Experience Everything Compliance Network Has to Offer
Start Customizing Your Profile for Free!
Update to Professional Trial!
Already have an account?
YOU'RE ALL SET!
Enjoy your limited-time access to the Compliance Network Professional Trial!
A confirmation welcome email has been sent to your email address from ComplianceNetwork@t.jjkellercompliancenetwork.com. Please check your spam/junk folder if you can't find it in your inbox.
YOU'RE ALL SET!
Thank you for your interest in EnvironmentalHazmat related content.
You've reached your limit of free access, if you'd like more info, please contact us at 800-327-6868.
Copyright 2023 J. J. Keller & Associate, Inc. For re-use options please contact firstname.lastname@example.org or call 800-558-5011.
Standard Number: 1910.1000
June 12, 1986
Peggy Weaver, S.T.
c/o Bronson Methodist Hospital
252 E. Lovelle Street
Kalamazoo, Michigan 49007
Dear Ms. Weaver:
Thank you for your letter dated May 13, inquiring if scrubbing with an iodophor disinfectant for approximately 35 minutes per day can result in adverse effects in operating room personnel.
Firstly, I want to reassure you regarding the use of iodine based soap solution. Povidine-iodine solution is an effective disinfectant used extensively in the hospital setting for several years with few documented adverse effects. Although, you did not mention the concentration of iodine in the disinfectant solution you use, most currently used povidine-iodine solutions have relatively low iodine content compared to earlier iodine solutions. Most of the iodine absorbed will be protein-bound, and any adverse effects will result from the free iodine. We were unable to find reports of adverse reactions (other than hypersensitivity reactions) to povidine-iodine after application to hands and forearms such as that which occurs in the operating room. Also, we found no reports of iodine levels in hospital personnel after such application of this agent. Provided that operating room staff have healthy skin and wash off the solution after scrubbing, absorption of iodine should be minimal.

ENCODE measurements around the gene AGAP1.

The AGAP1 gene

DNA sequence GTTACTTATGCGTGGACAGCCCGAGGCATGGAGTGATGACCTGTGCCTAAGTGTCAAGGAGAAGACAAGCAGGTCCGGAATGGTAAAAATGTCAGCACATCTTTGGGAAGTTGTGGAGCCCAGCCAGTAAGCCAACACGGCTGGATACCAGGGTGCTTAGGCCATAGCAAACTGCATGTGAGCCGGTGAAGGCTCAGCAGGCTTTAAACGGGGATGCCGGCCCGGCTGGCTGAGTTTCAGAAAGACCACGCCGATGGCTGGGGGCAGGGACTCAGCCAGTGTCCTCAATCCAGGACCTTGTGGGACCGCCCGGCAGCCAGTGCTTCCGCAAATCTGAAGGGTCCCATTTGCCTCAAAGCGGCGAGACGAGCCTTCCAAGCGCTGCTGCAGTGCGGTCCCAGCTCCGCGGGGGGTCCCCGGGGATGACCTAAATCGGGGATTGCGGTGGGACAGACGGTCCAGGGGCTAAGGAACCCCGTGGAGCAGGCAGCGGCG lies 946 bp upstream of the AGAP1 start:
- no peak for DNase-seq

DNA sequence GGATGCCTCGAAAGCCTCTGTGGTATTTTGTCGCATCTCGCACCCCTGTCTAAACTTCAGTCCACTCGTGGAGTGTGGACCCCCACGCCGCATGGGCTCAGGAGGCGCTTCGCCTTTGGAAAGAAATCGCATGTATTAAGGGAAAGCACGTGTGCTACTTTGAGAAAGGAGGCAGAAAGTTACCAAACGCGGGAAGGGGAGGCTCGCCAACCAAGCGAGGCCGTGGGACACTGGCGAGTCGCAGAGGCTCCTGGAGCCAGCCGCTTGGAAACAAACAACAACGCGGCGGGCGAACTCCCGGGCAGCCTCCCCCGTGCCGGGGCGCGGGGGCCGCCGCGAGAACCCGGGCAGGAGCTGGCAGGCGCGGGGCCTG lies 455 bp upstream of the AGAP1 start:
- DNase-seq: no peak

Iodine can be absorbed after ingestion, inhalation and application to the skin and mucous membranes. Skin application infrequently causes irritation and hypersensitivity reactions. Serious reactions have been documented in burn patients and after intra-operative cavity applications. Absorption in these instances would certainly be greater than that experienced after surgical scrubbing of healthy skin.
Although , iodine solutions have more irritating effects to the skin and less residual antimicrobial activity than some of the other disinfectant solutions, it also appears to be one of the safer agents. I am including an article comparing the various properties of disinfectant agents that will provide you with further detail and an excellent bibliography.
Please do not hesitate to contact us if we can be of further assistance. We hope this information will be helpful to your committee.
Ralph Yodaiken, M.D., M.P.H.
Office Of Occupational Medicine
READ MORESHOW LESS
['Toxic and Hazardous Substances - OSHA']
J. J. Keller is the trusted source for DOT / Transportation, OSHA / Workplace Safety, Human Resources, Construction Safety and Hazmat / Hazardous Materials regulation compliance products and services. J. J. Keller helps you increase safety awareness, reduce risk, follow best practices, improve safety training, and stay current with changing regulations.